Reasonable reading. Why and how to “read intelligently”.

The most effective method that will take your reading speed and understanding to the next level, get preliminary knowledge. If you already know a lot about the topic of the material being studied, then your brain itself predicts what will happen next. This allows you to accurately fill in the gaps, even when you move at high speed. Preliminary knowledge also allows you to instinctively understand when you can cursorily view a section, and when to read and even make a summary. Preliminary knowledge, like rocket engines, takes understanding and speed to new heights. Nothing compares to them in power.

So how to acquire preliminary knowledge about the topic of the new text? Learn “reasonable reading”!

“Reasonable reading” (formerly called “tricky”) is a simple process: you deliberately review the material before reading it. It can be applied to any material except for artwork. It can be, for example, a book like this, a newspaper or a magazine. Why do you need “reasonable reading”?

The creator of a documentary or scientific work begins by writing an author’s plan. This is the backbone of the work. The author first creates a summary of the main ideas, and then complements and expands it to make it more interesting. The main ideas of any documentary or scientific work are contained in the author’s plan. If you could familiarize yourself with it before reading the whole chapter, article, etc., you would get a lot of preliminary knowledge. The author’s plan would be a map to help you quickly navigate through the material.

But I can make you happy: you can read this plan in advance, it is just hiding from you! For an overview reading of a chapter or article, try the three-step approach.

  • Step 1: Read the first paragraph, from which you will learn about the main theme or purpose of the material.
  • Step 2: Read the last paragraph: it usually links all the parts together or brings you to the next part of the text.
  • Step 3: read one or two initial sentences from the rest of the paragraphs: you will find the main ideas in them. If you want to be completely sure, you can also read the last sentences of the paragraphs.

This is the “reasonable reading” in the summary. You will be amazed at how effectively it can prepare your mind to perceive a particular material. Here are the three best ways to apply “reasonable reading:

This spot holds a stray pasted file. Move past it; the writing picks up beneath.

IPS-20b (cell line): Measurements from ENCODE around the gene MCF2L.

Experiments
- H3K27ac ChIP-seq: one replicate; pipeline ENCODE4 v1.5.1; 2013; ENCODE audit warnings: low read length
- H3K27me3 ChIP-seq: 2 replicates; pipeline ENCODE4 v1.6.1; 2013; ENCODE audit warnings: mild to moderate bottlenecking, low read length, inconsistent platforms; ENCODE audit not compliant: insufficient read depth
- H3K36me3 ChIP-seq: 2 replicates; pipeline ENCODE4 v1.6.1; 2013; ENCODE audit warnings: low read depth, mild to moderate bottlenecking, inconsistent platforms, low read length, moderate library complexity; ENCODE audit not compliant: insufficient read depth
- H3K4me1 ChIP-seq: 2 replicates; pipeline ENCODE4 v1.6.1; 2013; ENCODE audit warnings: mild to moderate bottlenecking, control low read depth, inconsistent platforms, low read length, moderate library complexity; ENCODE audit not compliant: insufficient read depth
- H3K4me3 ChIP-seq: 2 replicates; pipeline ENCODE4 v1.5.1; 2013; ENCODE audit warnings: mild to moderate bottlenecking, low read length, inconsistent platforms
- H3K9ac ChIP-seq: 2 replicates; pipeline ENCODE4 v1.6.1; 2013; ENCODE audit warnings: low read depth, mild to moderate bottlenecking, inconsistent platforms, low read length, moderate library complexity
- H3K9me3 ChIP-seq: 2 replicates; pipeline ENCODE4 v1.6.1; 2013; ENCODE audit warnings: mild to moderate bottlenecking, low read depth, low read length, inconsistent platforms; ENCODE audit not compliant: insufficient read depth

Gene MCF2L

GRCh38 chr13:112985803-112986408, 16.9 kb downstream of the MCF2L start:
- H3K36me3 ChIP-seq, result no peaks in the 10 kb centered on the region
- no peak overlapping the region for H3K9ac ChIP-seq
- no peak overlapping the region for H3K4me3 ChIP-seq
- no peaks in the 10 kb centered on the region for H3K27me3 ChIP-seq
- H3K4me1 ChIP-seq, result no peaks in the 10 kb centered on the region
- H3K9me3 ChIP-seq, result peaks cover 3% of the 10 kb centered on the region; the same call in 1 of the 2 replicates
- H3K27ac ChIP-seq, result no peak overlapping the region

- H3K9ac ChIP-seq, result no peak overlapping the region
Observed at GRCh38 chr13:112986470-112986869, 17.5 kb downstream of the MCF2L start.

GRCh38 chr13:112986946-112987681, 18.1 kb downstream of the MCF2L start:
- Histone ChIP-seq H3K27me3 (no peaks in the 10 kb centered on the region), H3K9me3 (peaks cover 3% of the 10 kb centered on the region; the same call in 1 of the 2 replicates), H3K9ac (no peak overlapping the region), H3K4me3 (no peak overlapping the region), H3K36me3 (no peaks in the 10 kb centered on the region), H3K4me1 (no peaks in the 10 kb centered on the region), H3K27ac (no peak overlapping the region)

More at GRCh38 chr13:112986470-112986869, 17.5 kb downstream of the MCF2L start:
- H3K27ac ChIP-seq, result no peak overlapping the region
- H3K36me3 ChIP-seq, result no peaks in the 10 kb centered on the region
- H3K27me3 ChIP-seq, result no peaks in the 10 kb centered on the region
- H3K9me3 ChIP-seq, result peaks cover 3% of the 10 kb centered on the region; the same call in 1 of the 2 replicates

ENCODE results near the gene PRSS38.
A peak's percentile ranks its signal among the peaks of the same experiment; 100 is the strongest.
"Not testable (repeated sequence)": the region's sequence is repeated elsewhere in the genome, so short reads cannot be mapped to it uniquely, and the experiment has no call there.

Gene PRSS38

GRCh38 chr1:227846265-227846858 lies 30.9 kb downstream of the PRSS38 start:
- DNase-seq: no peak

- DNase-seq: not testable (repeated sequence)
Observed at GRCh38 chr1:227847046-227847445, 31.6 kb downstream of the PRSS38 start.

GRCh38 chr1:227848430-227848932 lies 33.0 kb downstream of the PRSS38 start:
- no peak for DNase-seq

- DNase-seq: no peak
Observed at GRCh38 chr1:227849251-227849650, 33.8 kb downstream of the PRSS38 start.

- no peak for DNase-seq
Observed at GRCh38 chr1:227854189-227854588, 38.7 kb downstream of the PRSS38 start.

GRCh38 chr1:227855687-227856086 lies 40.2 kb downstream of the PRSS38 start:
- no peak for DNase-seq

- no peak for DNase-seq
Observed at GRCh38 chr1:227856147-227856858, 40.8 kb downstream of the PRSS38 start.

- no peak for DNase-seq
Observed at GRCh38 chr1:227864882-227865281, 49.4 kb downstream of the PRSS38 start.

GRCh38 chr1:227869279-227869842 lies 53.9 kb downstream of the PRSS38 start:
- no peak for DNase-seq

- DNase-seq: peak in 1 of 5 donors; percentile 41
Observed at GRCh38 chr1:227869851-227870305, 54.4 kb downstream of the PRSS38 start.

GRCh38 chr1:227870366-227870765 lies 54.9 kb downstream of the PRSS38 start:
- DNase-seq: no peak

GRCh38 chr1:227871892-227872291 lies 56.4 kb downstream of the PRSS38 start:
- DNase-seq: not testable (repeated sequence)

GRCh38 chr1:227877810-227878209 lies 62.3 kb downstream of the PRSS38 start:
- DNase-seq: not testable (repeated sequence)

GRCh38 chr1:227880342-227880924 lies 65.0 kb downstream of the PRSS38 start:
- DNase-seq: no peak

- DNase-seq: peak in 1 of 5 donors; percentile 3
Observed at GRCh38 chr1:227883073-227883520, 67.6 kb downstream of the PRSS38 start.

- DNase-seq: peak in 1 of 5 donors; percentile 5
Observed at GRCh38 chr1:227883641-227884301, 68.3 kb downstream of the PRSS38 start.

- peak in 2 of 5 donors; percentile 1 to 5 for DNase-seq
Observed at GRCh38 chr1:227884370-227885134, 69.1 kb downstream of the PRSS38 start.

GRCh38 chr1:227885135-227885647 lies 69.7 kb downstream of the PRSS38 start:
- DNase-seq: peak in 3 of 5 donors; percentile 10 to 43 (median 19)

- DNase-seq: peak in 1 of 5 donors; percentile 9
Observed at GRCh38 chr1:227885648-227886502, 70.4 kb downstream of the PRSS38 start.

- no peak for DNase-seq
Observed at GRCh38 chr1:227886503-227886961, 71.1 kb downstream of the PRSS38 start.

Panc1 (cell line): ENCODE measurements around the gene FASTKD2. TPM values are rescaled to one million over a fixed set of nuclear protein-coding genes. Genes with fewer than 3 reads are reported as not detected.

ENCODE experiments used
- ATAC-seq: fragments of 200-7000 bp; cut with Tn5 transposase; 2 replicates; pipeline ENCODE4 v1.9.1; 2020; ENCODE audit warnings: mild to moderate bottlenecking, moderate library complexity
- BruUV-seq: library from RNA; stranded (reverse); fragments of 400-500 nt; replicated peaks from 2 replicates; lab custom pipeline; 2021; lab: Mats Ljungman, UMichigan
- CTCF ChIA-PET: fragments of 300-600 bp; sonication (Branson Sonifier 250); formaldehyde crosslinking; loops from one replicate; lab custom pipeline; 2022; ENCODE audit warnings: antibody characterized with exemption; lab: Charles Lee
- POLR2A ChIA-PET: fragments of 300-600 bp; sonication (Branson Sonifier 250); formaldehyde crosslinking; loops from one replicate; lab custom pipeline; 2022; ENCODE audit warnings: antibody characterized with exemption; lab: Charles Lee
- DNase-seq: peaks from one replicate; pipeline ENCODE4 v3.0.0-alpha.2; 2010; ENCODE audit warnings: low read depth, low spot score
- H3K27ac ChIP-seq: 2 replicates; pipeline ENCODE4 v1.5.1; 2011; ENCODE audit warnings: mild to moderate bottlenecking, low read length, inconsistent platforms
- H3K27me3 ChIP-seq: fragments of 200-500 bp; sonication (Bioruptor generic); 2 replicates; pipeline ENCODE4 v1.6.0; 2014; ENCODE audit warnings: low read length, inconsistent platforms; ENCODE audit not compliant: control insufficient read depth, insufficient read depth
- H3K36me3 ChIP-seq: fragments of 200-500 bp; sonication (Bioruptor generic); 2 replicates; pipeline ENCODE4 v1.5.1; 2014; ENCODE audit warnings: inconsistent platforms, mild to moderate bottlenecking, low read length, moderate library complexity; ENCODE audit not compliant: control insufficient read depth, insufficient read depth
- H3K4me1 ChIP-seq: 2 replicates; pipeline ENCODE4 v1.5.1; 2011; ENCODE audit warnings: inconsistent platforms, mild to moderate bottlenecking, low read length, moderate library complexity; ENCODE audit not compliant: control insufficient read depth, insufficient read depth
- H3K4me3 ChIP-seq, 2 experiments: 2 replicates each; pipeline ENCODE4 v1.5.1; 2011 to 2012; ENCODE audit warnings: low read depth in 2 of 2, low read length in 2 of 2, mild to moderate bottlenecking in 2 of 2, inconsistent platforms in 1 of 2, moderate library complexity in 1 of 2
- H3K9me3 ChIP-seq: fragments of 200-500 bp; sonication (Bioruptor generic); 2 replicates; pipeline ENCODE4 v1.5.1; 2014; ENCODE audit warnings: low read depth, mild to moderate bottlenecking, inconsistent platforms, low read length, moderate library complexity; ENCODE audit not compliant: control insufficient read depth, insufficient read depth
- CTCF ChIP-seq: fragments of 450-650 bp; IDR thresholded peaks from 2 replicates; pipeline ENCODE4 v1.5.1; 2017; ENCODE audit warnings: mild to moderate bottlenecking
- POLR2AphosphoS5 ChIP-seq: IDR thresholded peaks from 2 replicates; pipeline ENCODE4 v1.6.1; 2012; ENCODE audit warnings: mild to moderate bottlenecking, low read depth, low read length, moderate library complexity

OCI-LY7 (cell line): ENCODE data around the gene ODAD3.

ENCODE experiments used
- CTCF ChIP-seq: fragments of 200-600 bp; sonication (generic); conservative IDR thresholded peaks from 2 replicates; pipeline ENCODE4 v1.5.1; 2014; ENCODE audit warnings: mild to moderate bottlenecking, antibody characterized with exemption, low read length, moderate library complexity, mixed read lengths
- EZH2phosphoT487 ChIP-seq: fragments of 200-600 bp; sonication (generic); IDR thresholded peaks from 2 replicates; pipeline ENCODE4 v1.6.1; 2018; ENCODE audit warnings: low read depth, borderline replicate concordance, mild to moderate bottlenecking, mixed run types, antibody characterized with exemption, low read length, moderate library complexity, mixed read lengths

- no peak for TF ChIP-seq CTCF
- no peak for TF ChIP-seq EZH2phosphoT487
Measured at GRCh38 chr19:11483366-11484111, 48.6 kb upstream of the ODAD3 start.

• For sifting. Often, you can take out of the review all that you want or need. Maybe you already know more of the author, this information you do not need right now or at all. In this case, you can just skip this material. What a relief!
  • For an overview. Let’s say you reviewed the text with a “reasonable reading”; now you know the main ideas. You have enriched your preliminary knowledge and prepared your brain to absorb information at a very high level.
  • For repetition. Even after reading the material, you may need to repeat it or refresh your memory. Perhaps you are preparing for a test or want to create a presentation, etc. A quick overview is a great way to remember the material.

So, by combining everything you have learned in this section, you get an effective way to prepare your brain for the material you need and then give it a “map” of what you are going to read. By combining the three questions of “smart reading” with a “smart” overview of the material, you will wonder how quickly you can assimilate information at the highest level of understanding.

I would recommend that you ask yourself these three questions before each next chapter of this book, and then apply the Smart Reading method. This way you will be able to absorb more information and learn it faster.